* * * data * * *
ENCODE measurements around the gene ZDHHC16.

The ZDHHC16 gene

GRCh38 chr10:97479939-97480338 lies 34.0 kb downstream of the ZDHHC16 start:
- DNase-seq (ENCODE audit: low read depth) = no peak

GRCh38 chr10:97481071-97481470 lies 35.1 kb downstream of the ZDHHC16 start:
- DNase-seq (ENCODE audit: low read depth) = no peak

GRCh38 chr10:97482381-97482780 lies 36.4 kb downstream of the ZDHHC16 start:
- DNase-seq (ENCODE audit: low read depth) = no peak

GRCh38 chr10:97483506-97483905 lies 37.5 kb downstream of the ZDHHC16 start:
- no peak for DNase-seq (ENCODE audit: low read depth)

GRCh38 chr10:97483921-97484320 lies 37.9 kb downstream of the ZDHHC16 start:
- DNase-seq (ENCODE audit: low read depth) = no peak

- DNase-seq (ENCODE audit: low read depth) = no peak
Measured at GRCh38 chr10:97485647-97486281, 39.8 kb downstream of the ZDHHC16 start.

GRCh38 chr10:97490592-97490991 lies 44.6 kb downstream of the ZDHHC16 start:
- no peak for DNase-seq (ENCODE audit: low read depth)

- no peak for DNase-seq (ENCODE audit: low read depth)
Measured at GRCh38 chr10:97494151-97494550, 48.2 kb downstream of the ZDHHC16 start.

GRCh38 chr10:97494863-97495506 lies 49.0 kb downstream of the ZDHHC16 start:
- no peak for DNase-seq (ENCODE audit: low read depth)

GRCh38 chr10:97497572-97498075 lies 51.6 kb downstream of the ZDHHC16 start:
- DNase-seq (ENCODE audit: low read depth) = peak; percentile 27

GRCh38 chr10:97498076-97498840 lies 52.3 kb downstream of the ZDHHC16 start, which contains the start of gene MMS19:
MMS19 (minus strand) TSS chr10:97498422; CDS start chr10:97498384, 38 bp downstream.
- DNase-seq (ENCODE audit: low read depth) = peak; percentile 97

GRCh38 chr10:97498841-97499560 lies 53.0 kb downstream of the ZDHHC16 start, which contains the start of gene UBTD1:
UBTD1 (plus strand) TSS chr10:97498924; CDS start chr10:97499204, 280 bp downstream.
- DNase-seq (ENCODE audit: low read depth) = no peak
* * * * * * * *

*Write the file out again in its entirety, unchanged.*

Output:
ENCODE measurements around the gene ZDHHC16.

The ZDHHC16 gene

GRCh38 chr10:97479939-97480338 lies 34.0 kb downstream of the ZDHHC16 start:
- DNase-seq (ENCODE audit: low read depth) = no peak

GRCh38 chr10:97481071-97481470 lies 35.1 kb downstream of the ZDHHC16 start:
- DNase-seq (ENCODE audit: low read depth) = no peak

GRCh38 chr10:97482381-97482780 lies 36.4 kb downstream of the ZDHHC16 start:
- DNase-seq (ENCODE audit: low read depth) = no peak

GRCh38 chr10:97483506-97483905 lies 37.5 kb downstream of the ZDHHC16 start:
- no peak for DNase-seq (ENCODE audit: low read depth)

GRCh38 chr10:97483921-97484320 lies 37.9 kb downstream of the ZDHHC16 start:
- DNase-seq (ENCODE audit: low read depth) = no peak

- DNase-seq (ENCODE audit: low read depth) = no peak
Measured at GRCh38 chr10:97485647-97486281, 39.8 kb downstream of the ZDHHC16 start.

GRCh38 chr10:97490592-97490991 lies 44.6 kb downstream of the ZDHHC16 start:
- no peak for DNase-seq (ENCODE audit: low read depth)

- no peak for DNase-seq (ENCODE audit: low read depth)
Measured at GRCh38 chr10:97494151-97494550, 48.2 kb downstream of the ZDHHC16 start.

GRCh38 chr10:97494863-97495506 lies 49.0 kb downstream of the ZDHHC16 start:
- no peak for DNase-seq (ENCODE audit: low read depth)

GRCh38 chr10:97497572-97498075 lies 51.6 kb downstream of the ZDHHC16 start:
- DNase-seq (ENCODE audit: low read depth) = peak; percentile 27

GRCh38 chr10:97498076-97498840 lies 52.3 kb downstream of the ZDHHC16 start, which contains the start of gene MMS19:
MMS19 (minus strand) TSS chr10:97498422; CDS start chr10:97498384, 38 bp downstream.
- DNase-seq (ENCODE audit: low read depth) = peak; percentile 97

GRCh38 chr10:97498841-97499560 lies 53.0 kb downstream of the ZDHHC16 start, which contains the start of gene UBTD1:
UBTD1 (plus strand) TSS chr10:97498924; CDS start chr10:97499204, 280 bp downstream.
- DNase-seq (ENCODE audit: low read depth) = no peak